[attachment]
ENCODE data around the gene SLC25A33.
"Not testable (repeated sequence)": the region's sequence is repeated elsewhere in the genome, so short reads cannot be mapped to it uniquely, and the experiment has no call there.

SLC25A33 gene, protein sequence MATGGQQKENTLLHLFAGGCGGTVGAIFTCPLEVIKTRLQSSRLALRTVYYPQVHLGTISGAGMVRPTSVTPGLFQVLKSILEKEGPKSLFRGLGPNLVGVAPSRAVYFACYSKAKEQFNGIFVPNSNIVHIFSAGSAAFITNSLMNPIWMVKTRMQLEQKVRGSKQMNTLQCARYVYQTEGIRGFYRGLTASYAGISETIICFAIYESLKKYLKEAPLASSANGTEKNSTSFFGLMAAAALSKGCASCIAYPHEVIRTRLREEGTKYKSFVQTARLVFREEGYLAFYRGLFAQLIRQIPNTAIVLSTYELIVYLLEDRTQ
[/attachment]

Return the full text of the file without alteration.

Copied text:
ENCODE data around the gene SLC25A33.
"Not testable (repeated sequence)": the region's sequence is repeated elsewhere in the genome, so short reads cannot be mapped to it uniquely, and the experiment has no call there.

SLC25A33 gene, protein sequence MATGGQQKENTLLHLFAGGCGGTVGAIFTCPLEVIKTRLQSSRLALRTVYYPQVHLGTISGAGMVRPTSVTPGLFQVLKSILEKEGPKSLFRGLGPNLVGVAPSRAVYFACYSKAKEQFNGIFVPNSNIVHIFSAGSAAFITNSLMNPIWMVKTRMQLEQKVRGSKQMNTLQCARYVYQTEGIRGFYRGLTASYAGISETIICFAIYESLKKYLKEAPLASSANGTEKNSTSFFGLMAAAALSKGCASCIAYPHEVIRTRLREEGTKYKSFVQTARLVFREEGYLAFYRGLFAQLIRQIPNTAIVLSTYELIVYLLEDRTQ